Organic h/w KEY

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Warm up
1. What is the difference between ionic and covalent bonds?
Ionic- transfer electrons Covlaent- share electrons
2. What type of bonding occurs: (A) in Carbon compounds?
covalent
(B) between compounds?
Vanderwaals forces
3. What are valence electrons? electrons in highest occupied energy level
Hydrocarbons
Less than 200 years ago it was thought Carbon compounds found in nature could
be synthesized only by living organisms. From the word organism came the
classification of these carbon compounds as organic.
Today organic chemistry includes chemistry of virtually all carbon compounds,
regardless of their origin.
Hydrocarbons: contain only C & H
Because a carbon atom contains four valence electrons, it always forms 4 covalent
bonds.
Ex. Methane
H

H-C-H

H
line represents shared electrons.
VSEPR shape: tetrahedral
Alkanes: Simplest hydrocarbons. All carbon-carbon bonds are single covalent
bonds and all other bonds are carbon-hydrogen bonds.
# Carbons
1
Name
Methane
Molecular Formula
CH4
2
Ethane
C2 H 6
3
Propane
4
Butane
CH3-CH3
C3H8
C4H10
Structural Formula
CH3CH2CH3
CH3(CH2)2CH3
Practice:
1. Draw complete structural formula
for pentane.
C-C-C-C-C-
2. Draw a condensed structural formula
for hexane.
CH3(CH2)4CH3
Branched – Chain Alkanes:
Longest continuous carbon chain of a branched-chain hydrocarbon is the parent
alkane. All other carbon atoms or groups of carbon atoms are regarded as
substituents called alkyl groups.
Alkyl groups named by removing ane and adding –yl.
Ex: methyl (CH3-)
ethyl (CH3CH2-) propyl (CH3CH2CH2-)
7
6 5
4
3 2 1
CH3-CH2-CH2-CH-CH-CH-CH3


4-ethyl-2,3,-dimethylheptane

CH2 CH3 CH3

CH3
1. Find the longest chain of carbons in the molecule. This chain is considered
the parent structure. In the example, the longest chain contains seven
carbon atoms. Therefore, the parent hydrocarbon structure is heptane.
2. Number the carbons in the main chain in sequence. To do this, start at the
end that will give the groups attached to the chain the smallest numbers.
3. Add numbers to the names of the substituents groups to identify their
positions on the chain. These numbers become prefixes to the name of the
parent alkane. In this example, the substituents and positions are 2 –
methyl, 3-methyl, and 4-ehtyl.
4. Use prefixes to indicate the appearance of the group more than once in the
structure. Common prefixes are di-(twice), tri-(three times), tetra-(four times),
and penta-(five times). This example has two methyl substituents. Thus the word
dimethyl will be part of the complete name.
5. List the names of alkyl substituents in alphabetical order. For purposes of
alphabetizing, ignore the prefixes di, tri-, and so on. In this example the 4-ethyl
group is listed before the 2-methyl and 3-methyl groups (which are combined as
2,3-dimethyl in the name).
6. Use proper punctuation. This is very important in writing the names of organic
compounds in the IUPAC system. Commas are used to separate numbers,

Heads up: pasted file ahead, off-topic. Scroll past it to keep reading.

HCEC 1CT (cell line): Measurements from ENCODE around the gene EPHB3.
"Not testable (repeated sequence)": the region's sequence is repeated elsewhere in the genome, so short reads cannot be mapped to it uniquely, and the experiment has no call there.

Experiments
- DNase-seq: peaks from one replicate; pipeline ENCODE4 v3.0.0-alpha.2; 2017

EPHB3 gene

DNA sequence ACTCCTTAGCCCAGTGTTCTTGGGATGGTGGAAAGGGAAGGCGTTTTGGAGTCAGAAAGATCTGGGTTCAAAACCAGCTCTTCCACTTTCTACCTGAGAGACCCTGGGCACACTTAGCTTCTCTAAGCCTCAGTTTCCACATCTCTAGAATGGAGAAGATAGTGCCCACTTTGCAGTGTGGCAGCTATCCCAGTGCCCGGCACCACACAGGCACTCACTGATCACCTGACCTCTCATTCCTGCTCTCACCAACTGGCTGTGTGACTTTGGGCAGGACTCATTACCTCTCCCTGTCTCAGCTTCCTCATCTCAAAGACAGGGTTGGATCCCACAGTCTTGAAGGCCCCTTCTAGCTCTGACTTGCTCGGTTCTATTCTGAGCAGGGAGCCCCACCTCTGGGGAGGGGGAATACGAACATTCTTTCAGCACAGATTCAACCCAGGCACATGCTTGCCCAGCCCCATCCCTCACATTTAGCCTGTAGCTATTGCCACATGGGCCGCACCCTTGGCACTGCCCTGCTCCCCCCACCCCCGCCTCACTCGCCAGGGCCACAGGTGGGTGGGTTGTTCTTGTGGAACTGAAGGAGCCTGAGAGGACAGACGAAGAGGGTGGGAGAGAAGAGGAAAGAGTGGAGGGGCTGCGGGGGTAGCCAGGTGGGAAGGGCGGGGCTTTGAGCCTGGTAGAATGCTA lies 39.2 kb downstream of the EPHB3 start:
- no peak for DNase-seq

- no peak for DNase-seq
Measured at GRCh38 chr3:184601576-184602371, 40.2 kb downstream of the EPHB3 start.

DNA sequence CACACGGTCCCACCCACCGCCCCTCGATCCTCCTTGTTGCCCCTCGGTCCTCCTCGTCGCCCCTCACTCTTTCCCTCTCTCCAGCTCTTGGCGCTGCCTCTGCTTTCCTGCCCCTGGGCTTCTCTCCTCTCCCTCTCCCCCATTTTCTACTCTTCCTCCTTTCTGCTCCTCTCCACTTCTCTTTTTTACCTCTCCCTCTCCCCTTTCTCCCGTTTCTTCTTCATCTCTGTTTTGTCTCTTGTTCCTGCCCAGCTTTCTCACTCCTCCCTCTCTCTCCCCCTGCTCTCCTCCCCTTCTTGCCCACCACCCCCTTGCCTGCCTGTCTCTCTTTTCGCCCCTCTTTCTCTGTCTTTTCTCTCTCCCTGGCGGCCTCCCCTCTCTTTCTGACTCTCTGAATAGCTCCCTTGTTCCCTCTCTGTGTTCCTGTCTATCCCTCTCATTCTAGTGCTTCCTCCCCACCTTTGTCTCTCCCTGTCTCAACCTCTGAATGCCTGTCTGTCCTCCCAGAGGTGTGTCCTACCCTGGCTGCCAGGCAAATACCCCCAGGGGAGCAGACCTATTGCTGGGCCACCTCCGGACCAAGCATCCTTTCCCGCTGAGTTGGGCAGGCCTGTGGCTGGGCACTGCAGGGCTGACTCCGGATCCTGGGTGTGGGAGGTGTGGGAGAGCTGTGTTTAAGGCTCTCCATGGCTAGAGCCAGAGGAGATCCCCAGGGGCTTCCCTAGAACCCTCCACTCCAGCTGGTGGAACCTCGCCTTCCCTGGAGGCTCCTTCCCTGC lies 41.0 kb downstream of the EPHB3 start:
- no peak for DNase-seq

Hyphens are used to separate numbers and words. The entire name is written
without any spaces.
Practice: Name these compounds according to the IUPAC system.
1. CH2-CH2-CH-CH2-CH3

CH3

CH2

CH3
3-ethylhexane
2.
H CH3 H
  
CH3 – CH2- C – C - CH3
  
CH3 H H
2,3,-dimethyl pentane
Unsaturated compounds: contain double or triple carbon-carbon bonds.
Saturated compounds: contain maximum number of hydrogen.
Alkenes: contain 1 or more C-C double covalent bonds.
Naming Alkenes:
1. Find the longest chain that contains the double bond= parent alkene. Root Name + ene
ending.
2. Chain is numbered so that the C atoms of the double bond get the lowest possible
numbers.
Ex: CH2=CH-CH2=CH3 1-butene
Alkynes: contain one or more C-C triple covalent bonds.
Practice: 1. How many H atoms in Ethane, Ethene, Ethyne
6, 4, 2,
2. Draw and name all the alkenes with the molecular formula C4H8
1- butene,
2-butene,
methylpropene
Isomer: same molecular formula but different moleuclar structure.
Hydrocarbon Rings: 5 & 6 member rings are most abundant.
Benzene: alternating double bonds.
Have resonance so bonding electrons are shared evenly around the ring.
Functional Groups: a specific arrangement of atoms in an organic compound that is
capable of characteristic chemical reactions.
Alcohols: OH group, hydroxyl group.
to name drope -e ending of parent alkane name and add -ol. when naming number the
position of the hydroxyl the lowest possible number on longest continuous chain.
CH3-CH2-OH ethanol
Carboxylic Acids: COOH group, carboxyl group. weak acids, ionize slightly in solution.
-COOH <--> COO- + H+
to name: drop -e ending of parent alkane name and add oic acid
CH3COOH ethanoic acid.(acetic acid)
Polymerization:
Polymer: large molecule formed by the covalent bonding of repeating smaller molecules.
Monomer: smaller molecules that combine to form polymer.
Carbohydrates:
monomer: monosaccharide
C6H12O6 + C6H12O6
polymer: polysaccharide (ex: starch)
------->
- H2O
C12H22O11
Proteins:
Monomer: amino acids
polymer: polypeptide
R
R
R
R
I
I
I
I
NH2- C- COOH + NH2- C- COOH --------> NH2- C- CO-NH- C- COOH
I
I
- H2O
I
I
H
H
H
H
Practice:
1. Draw 2-butanol
C-C-C-CI
OH
2. Draw pentanoic acid
C-C-C-C-COOH
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